In this and in other stories, Updike does quite a good job of relating the angst of adolescents and young adults. The last story in the collection ("Pigeon Feathers") is excellent at exploring a young adolescent's spiritual crisis. Updike is also good at writing about divorce and advanced martial discord, a neglected topic in literature. "Your Lover is Calling" is a particularly clever and entertaining example.

I don't find Updike to be quite as moving as Salinger or Cheever. He tends to over-intellectualize, and some stories ("Lifeguard") simply fail to engage the reader. Other stories ("Killing", the first in the collection) include situations that don't ring true. But Updike is an excellent craftsman and wonderful writer, and this collection does him justice.
4 of 4 people found the following review helpful
5.0 out of 5 stars One of the few writers who is also a great reader Feb. 11 2006
By Amazon Customer - Published on Amazon.com
Format:Audio CD
The tone of slightly detached compassion that marks a lot of Updike's fiction is matched by his reading style. It is unhurried, conversational, intimate. It is a pleasure to be in his company for extended periods of time. His novels strike me as wildly uneven (though I always admire the ambition), the short stories have maintained a remarkable level of quality and freshness of observation. It has been something of a privilege to watch his perspective mature over his lifetime. Not that there was anything flip or juvenile about his early stuff, but he has seemed to relax into the impression of easier mastery.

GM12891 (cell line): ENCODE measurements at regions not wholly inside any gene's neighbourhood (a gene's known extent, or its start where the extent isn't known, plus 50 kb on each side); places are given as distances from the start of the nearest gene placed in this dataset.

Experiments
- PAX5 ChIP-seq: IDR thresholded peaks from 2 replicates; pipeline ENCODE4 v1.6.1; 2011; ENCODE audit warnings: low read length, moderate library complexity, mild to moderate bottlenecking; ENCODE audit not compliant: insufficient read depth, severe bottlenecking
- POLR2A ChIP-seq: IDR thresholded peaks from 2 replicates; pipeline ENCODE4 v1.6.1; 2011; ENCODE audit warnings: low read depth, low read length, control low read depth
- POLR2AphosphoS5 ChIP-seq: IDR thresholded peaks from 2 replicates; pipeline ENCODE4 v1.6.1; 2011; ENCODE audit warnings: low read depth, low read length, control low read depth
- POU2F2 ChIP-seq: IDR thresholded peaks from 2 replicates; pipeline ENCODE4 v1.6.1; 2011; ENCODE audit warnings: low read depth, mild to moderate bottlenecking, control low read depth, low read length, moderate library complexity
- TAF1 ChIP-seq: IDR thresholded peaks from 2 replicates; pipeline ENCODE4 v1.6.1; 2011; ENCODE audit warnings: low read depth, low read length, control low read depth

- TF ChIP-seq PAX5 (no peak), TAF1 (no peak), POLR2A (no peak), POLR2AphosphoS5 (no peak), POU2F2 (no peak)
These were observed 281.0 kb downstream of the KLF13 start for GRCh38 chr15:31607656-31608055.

3 of 3 people found the following review helpful
5.0 out of 5 stars My favorite literary author July 21 2007
By Scurjovgawd - Published on Amazon.com
Format:Audio CD
John Updike is, in my opinion, amazing in his ability to phrase, in prose, nuance of experience. One of the great, and my favorite, fiction writers.
4.0 out of 5 stars Worth a listen Dec 18 2011
By Ash Ryan - Published on Amazon.com
Format:Audio CD
I can't say I loved them, but these stories are generally very well written, and most of them are interesting enough. Worth a listen. Three and a half stars.